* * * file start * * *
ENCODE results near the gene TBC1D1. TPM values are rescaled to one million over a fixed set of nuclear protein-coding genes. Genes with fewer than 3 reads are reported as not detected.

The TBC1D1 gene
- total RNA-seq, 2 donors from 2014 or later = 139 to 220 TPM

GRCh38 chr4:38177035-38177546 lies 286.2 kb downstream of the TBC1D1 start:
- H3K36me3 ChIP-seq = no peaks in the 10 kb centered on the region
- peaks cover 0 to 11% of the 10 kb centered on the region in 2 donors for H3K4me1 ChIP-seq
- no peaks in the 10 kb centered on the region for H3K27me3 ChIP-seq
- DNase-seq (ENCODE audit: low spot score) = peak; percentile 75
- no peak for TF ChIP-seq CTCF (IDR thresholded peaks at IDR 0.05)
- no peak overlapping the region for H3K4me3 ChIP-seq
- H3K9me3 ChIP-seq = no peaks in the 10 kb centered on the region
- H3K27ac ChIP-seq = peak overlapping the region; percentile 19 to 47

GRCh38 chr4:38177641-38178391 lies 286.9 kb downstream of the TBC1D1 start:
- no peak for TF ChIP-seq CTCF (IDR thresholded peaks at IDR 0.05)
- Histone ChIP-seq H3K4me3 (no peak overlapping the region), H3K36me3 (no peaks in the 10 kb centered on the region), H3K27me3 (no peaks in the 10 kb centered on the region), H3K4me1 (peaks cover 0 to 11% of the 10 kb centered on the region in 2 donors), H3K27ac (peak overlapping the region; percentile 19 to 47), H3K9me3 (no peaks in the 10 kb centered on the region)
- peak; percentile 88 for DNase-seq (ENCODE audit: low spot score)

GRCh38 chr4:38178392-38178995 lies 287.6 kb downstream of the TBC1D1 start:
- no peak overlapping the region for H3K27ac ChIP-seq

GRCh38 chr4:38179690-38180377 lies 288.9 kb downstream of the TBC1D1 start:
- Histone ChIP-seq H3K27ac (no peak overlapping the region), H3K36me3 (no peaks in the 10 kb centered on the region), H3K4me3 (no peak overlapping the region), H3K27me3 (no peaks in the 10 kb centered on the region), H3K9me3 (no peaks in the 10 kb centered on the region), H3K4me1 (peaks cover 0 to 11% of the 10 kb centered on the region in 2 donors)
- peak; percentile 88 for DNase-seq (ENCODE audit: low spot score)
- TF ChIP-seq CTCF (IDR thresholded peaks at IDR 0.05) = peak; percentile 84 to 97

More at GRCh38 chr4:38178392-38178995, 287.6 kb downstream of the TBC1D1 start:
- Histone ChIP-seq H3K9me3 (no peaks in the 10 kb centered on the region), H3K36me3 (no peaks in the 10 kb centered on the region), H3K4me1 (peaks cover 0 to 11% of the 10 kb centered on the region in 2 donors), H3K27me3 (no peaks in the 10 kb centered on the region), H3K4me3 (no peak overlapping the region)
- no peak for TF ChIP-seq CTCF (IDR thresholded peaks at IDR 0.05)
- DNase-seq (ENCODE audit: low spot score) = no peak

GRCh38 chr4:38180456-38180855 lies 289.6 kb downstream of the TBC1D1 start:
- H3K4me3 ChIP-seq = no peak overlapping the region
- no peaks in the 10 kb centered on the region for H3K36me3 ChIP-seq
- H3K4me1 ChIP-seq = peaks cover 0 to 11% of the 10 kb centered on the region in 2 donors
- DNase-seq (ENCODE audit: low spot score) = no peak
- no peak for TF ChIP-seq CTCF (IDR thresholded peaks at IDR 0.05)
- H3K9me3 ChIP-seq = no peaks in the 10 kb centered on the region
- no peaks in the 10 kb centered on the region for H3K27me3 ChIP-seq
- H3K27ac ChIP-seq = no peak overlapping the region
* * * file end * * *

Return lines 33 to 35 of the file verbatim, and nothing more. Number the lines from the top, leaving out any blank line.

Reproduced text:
- H3K9me3 ChIP-seq = no peaks in the 10 kb centered on the region
- no peaks in the 10 kb centered on the region for H3K27me3 ChIP-seq
- H3K27ac ChIP-seq = no peak overlapping the region